Escapist TV is the only thing that makes sense, and I make no apologies for indulging in Top Chef and The Closer, American Idol, Ugly Betty, Fringe (really a very strange, but mesmerizing, show), Bones, Desperate Housewives and Brothers & Sisters.  I've gotten bored with House, as it just seems like the same plot every week.

    It's not high-minded or at all intellectual - it's just an escape from the inanity of what the members of Congress are saying most of the time, and from the ridiculous interpretation of it all that we get from the talking heads.  I can barely stand more than a couple of minutes or so of listening to hypocritical Republicans - really, they reached new heights on this stimulus legislation - it's all making me just want to bury my head in the sand.

    And escaping into a good mystery is great for the blood pressure!


    Indeed (5.00 / 2) (#9)
    by andgarden on Sun Feb 15, 2009 at 10:19:39 PM EST
    The news, via the MSM, is soul-destroying! (5.00 / 1) (#11)
    by FoxholeAtheist on Sun Feb 15, 2009 at 10:30:37 PM EST
    And crazy-making, to boot. It's bad enough to get it second hand through Media Matters et al.

    I've even (none / 0) (#24)
    by Ga6thDem on Mon Feb 16, 2009 at 07:01:34 AM EST
    quit the weather because it gets interrupted with news of more layoffs or businesses going under. I just to the weather channel on the internet to find out what I need to know.

    I've started doing that, too - (none / 0) (#26)
    by Anne on Mon Feb 16, 2009 at 08:11:30 AM EST
    the weather is so packaged on the local news - they tease you with a little bit at the beginning, throw in more about halfway through, and don't give you the extended forecast until the end.  All designed to keep people watching the entire broadcast, no doubt; sometimes I just have to rebel against being so manipulated, lol.

    Besides, the forecast is so often not right that I've been going with an "it is what it is" approach.

    Or the George Carlin, Hippy-Dippy Weatherman approach:  Tonight: dark, getting lighter toward morning.


    Hah! (none / 0) (#27)
    by Inspector Gadget on Mon Feb 16, 2009 at 08:23:48 AM EST
    I had been watching the early morning news to get a sense of the roads before heading to work. They now over-sensationalize even that! After two days in a row being late because those fools reported dangerous black ice all over when it was really confined to small areas I wouldn't be traveling through, I stopped even listening to that and now check the DOT cameras instead.

    News should not be subjected to "ratings" wars. Advertising during news should be a flat rate and the same for every network. News anchors should not be promoted as local or national celebrities. Reporters who distort the news should be thanked for their efforts while they are reading their pink slips.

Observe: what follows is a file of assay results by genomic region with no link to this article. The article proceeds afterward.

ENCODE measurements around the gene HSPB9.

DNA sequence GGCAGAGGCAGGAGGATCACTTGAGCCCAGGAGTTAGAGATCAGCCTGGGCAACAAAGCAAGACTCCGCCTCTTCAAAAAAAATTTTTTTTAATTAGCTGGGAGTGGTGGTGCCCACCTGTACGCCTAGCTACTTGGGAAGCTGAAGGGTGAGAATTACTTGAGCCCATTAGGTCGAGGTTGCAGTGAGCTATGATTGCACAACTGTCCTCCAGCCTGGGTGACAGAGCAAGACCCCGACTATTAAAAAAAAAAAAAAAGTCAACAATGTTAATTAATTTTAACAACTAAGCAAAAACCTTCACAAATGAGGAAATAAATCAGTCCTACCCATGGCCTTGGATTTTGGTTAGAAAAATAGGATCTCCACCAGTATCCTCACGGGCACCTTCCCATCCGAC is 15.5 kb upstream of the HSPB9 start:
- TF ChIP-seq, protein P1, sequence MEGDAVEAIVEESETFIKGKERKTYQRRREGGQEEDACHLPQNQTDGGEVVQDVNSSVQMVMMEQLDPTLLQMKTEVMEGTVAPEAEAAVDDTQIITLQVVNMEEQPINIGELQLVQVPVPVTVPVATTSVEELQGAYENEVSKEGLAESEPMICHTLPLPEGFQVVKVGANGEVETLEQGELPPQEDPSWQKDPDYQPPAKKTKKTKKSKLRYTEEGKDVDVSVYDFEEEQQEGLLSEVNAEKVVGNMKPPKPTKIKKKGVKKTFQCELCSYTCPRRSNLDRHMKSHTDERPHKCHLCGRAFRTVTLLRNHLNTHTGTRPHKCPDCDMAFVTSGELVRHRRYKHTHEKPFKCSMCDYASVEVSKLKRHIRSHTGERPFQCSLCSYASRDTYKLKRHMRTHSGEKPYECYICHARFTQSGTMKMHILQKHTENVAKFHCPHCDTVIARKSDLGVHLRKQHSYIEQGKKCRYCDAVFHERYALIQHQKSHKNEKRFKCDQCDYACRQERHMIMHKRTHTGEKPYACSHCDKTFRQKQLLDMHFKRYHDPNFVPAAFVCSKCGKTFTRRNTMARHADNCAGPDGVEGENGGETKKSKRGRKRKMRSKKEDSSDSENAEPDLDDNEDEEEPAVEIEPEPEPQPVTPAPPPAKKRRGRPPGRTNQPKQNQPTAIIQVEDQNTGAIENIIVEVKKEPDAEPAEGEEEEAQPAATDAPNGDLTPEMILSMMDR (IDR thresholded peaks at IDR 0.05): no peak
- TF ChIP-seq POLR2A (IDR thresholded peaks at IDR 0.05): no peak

I agree with you, Anne. Even if I'm still up at 11:00, I refuse to watch news because of the way they have played the manipulation game to get people to feel it is more important to hear the rest of what sounds really significant than to get a decent night's sleep. It's always something they left out of the 5:00 show, the last story of the broadcast, and nothing. I've concluded that if something truly is NEWS, they had better be talking about it at a time when everyone hears it.


    Carlin could have written the weather (none / 0) (#35)
    by oculus on Mon Feb 16, 2009 at 09:37:27 AM EST
    blurb for "The Irish TImes."  Overcast, probably some rain, 2 seconds of sun.

    College football (none / 0) (#13)
    by cal1942 on Sun Feb 15, 2009 at 11:00:08 PM EST
    the relief valve of relief valves is over until spring practice, so for now the College basketball season is doing quite nicely.

    Old sitcoms currently in syndication are a daily relief.

    Now and then PBS' American Experience, NOVA and Bill Moyers' Journal are helpful.

    I also check out TCM (5.00 / 4) (#14)
    by Cream City on Sun Feb 15, 2009 at 11:07:32 PM EST
    for old classic flicks.  Great escapist stuff, the ones that have withstood the test of time -- like the best old sitcoms.  But they can be so short . . . I want more of the hour-long shows back in reruns, the odd and quirky ones like Northern Exposure and the great Due South.

    Recommendations (none / 0) (#17)
    by BrassTacks on Mon Feb 16, 2009 at 01:09:38 AM EST
    Recently watched with my grown kids and their significant others, "Annie Hall".  It has held up so well!  It's still funny as heck.  We all laughed our butts off.  

    "Butch Cassidy and the Sundance Kid" is another oldie but goodie.


    Two of my faves, and I see (none / 0) (#40)
    by Cream City on Mon Feb 16, 2009 at 11:30:40 AM EST
    that they're on the schedules in upcoming weeks. . . .  Plus, this thread made me look into whether Due South is on DVD, and it is.  That's the way to manage my ever-dwindling TV time these days.:-)

    Lamenting the uttering smackdown (none / 0) (#16)
    by mg7505 on Mon Feb 16, 2009 at 12:44:07 AM EST